But a lot can happen between now and March, and Nintendo will still have to play its cards right to make the Nintendo 3DS shine -- particularly when it comes to games. Here's what it should do next.
It's already clear that Nintendo 3DS games are going to be expensive: Titles like Super Street Fighter IV: 3D Edition are priced at $39.99. To put that in perspective, the upcoming, highly anticipated The Legend of Zelda: Skyward Sword game for the Wii home system is $49.99. In fact, Wii game prices plateau at that price, so for $10, a customer can have a much bigger experience than a mobile game. Worst, if a potential customer already has an Apple (APPL) mobile device, he or she could have a fantastic gaming experience for as low as $.99.
Nintendo should be courting budget companies to develop games for the system. Imagine if the company was able to talk to Rovio before Angry Birds took off and set up a nice (and cheap) deal. Nintendo could still get the number one iPhone game Angry Birds on the Nintendo 3DS, but you can bet it will take some serious cash -- I mean, Rovio has an Angry Birds cartoon in the works.
The success of Nintendo's first handheld, the Nintendo GameBoy, hinged on one simple title: Tetris. The game was already a hit in the arcades and the computers, but Nintendo offered the first handheld version. It was simple even for the time, as there were no fancy graphics or amazing sound -- nothing that would require a powerful gaming system. Predicting the next Tetris isn't easy to do, but none of the launch titles listed even attempt to find that awesome, low-budget addictiveness. Instead, Nintendo is focusing on big-budget, expensive 3D gaming. This is a mistake.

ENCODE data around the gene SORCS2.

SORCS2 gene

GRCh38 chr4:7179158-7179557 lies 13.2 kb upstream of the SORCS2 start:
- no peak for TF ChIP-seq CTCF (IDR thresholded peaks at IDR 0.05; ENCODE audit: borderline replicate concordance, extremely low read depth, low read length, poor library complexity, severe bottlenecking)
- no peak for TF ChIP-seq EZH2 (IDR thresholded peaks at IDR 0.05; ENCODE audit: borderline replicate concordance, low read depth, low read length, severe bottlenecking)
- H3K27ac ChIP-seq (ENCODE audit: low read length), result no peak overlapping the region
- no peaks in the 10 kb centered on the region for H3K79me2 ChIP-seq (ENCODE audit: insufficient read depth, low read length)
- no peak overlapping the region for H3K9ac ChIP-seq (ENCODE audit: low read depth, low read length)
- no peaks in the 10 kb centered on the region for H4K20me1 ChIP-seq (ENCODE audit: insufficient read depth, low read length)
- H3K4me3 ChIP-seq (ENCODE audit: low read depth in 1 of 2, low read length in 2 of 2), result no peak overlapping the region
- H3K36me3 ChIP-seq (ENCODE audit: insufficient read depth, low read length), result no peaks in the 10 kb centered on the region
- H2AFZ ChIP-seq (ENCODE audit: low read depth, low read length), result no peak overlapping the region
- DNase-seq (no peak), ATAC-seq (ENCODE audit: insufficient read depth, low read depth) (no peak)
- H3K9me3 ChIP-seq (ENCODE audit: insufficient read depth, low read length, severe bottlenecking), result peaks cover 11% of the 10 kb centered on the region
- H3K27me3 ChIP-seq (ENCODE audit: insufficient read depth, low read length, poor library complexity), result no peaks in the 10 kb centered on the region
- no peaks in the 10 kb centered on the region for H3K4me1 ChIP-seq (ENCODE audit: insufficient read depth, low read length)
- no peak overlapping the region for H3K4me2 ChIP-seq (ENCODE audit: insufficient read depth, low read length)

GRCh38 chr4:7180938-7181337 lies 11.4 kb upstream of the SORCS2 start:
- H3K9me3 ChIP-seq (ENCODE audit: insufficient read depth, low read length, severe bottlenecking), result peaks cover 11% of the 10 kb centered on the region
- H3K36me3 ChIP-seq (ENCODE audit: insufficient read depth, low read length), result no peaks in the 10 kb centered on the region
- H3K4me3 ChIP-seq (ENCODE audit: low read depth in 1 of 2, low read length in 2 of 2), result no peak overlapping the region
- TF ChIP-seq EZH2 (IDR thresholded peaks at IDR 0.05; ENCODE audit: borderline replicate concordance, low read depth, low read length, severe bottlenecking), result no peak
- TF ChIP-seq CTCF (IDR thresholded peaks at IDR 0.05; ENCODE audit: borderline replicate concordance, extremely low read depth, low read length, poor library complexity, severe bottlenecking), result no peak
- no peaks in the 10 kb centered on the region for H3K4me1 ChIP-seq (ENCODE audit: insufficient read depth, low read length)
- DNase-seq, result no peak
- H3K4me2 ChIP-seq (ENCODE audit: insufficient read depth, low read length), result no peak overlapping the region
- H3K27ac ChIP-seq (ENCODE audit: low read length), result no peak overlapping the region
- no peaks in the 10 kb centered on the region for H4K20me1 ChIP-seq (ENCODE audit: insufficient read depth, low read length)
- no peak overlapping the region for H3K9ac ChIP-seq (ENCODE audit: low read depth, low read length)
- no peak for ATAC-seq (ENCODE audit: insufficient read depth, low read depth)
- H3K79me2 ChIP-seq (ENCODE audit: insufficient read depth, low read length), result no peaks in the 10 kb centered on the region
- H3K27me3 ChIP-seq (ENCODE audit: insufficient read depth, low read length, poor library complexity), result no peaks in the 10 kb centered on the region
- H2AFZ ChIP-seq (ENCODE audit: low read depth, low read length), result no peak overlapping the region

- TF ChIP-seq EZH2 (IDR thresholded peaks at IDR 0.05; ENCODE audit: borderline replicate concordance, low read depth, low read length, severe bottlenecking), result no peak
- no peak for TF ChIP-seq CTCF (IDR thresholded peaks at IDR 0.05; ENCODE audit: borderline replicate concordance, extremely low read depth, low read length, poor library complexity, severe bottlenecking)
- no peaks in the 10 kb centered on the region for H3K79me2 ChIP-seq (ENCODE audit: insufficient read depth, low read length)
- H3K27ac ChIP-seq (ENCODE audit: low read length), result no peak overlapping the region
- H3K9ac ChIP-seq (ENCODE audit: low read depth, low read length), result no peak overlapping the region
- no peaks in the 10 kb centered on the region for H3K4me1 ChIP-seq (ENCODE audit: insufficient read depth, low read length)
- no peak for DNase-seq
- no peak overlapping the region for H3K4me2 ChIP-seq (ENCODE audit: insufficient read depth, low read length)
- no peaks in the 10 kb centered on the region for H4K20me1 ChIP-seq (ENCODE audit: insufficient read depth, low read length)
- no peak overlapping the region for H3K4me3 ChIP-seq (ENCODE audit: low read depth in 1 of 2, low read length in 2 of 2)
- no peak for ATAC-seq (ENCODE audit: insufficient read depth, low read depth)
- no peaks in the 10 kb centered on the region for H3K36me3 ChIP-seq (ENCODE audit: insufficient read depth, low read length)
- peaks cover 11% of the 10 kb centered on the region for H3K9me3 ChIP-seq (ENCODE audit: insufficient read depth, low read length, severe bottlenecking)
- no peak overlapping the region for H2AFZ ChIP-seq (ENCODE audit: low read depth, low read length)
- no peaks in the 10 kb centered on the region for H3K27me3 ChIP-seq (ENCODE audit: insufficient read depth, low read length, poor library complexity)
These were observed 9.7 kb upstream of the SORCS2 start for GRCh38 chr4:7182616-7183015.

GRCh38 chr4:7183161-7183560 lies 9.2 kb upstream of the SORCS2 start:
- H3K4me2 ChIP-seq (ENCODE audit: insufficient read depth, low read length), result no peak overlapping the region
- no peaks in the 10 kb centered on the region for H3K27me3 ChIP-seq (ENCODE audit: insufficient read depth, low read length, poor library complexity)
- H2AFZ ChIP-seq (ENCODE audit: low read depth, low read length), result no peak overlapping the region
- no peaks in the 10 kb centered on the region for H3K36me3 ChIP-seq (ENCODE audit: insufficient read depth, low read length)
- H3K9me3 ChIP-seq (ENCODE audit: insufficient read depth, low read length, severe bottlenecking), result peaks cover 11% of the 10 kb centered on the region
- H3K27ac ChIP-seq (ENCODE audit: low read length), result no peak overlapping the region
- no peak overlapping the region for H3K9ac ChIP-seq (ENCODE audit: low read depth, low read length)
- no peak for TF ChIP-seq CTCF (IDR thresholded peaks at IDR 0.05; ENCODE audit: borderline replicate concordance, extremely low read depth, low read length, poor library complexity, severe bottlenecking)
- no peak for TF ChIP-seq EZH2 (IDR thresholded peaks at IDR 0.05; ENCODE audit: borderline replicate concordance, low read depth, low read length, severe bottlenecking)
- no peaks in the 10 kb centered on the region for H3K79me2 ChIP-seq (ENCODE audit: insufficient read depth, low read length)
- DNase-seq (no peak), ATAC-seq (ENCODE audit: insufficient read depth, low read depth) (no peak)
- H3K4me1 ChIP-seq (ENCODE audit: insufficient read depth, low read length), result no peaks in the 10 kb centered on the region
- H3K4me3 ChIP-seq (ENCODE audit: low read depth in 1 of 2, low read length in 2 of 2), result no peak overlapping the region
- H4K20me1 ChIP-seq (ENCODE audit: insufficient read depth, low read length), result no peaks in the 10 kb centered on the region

Donkey Kong deal?
One of the reasons Tetris sold so many GameBoys is that it was actually included with the system. Nintendo could have made a mint selling it separately, but what it really wanted to do is move units. Apple is going to get access to tens of millions of new gaming customers when the iPhone hits Verizon (V) in a couple weeks, which is why Nintendo should be trying to get the 3DS into as many hands as possible.
Nintendo is including some free apps in the machine, but one strong title would get the 3DS the attention it really deserves: Either an addictive, Tetris-like game or a name brand title from Nintendo's impressive catalog. Something as simple as, say, a 3D version of its classic game Donkey Kong would make a bigger mark than some random free apps.
It's not too late for Nintendo to add that little something extra that could sell even more 3DSs. Games can be downloaded, so Nintendo doesn't have to include a game in the packages being assembled right now.
Finally, for all the focus on high-end 3D gaming, Nintendo has somehow missed the boat on some major visual breakthroughs. For instance, as reported last month, Apple scored the first mobile version of Epic Games' groundbreaking Unreal Engine, even though the software had been available on home consoles for years. The first result was the iPhone/iPod megahit Infinity Blade, which sold a quarter of a million copies within its first four days.
The worst thing that could happen to Nintendo is Sony (SNE) getting the Unreal Engine or comparable technology onto its upcoming PSPhone. Sony may be going through an identity crisis and the phone may look questionable, but the developer, known for high-end, powerful hardware like the PlayStation 3, already has a good relationship with the folks at Epic Games. In fact, the PlayStation 2 was one of the first system to support the Unreal Engine. After a brief hands-on, WIRED and other critics don't seem too impressed with Nintendo's launch titles, which makes Sony and Apple that much more of a threat in the coming weeks.
Photo courtesy of Nintendo.